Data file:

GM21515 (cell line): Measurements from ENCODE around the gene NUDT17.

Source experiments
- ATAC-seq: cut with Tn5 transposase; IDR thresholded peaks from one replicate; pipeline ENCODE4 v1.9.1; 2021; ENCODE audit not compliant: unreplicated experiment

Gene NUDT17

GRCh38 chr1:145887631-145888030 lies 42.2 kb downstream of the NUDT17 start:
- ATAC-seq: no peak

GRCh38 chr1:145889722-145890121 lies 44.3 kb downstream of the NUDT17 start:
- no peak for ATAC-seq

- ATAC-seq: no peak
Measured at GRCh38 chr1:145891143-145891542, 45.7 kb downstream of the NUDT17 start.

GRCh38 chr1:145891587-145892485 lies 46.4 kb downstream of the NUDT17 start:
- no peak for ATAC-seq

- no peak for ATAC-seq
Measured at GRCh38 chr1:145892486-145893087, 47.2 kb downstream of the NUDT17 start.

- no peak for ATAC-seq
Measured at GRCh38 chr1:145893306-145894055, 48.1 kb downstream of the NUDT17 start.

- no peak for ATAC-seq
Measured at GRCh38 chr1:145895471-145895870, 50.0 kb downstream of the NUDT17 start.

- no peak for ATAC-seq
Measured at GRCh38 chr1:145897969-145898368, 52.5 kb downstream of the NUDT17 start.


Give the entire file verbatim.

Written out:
GM21515 (cell line): Measurements from ENCODE around the gene NUDT17.

Source experiments
- ATAC-seq: cut with Tn5 transposase; IDR thresholded peaks from one replicate; pipeline ENCODE4 v1.9.1; 2021; ENCODE audit not compliant: unreplicated experiment

Gene NUDT17

GRCh38 chr1:145887631-145888030 lies 42.2 kb downstream of the NUDT17 start:
- ATAC-seq: no peak

GRCh38 chr1:145889722-145890121 lies 44.3 kb downstream of the NUDT17 start:
- no peak for ATAC-seq

- ATAC-seq: no peak
Measured at GRCh38 chr1:145891143-145891542, 45.7 kb downstream of the NUDT17 start.

GRCh38 chr1:145891587-145892485 lies 46.4 kb downstream of the NUDT17 start:
- no peak for ATAC-seq

- no peak for ATAC-seq
Measured at GRCh38 chr1:145892486-145893087, 47.2 kb downstream of the NUDT17 start.

- no peak for ATAC-seq
Measured at GRCh38 chr1:145893306-145894055, 48.1 kb downstream of the NUDT17 start.

- no peak for ATAC-seq
Measured at GRCh38 chr1:145895471-145895870, 50.0 kb downstream of the NUDT17 start.

- no peak for ATAC-seq
Measured at GRCh38 chr1:145897969-145898368, 52.5 kb downstream of the NUDT17 start.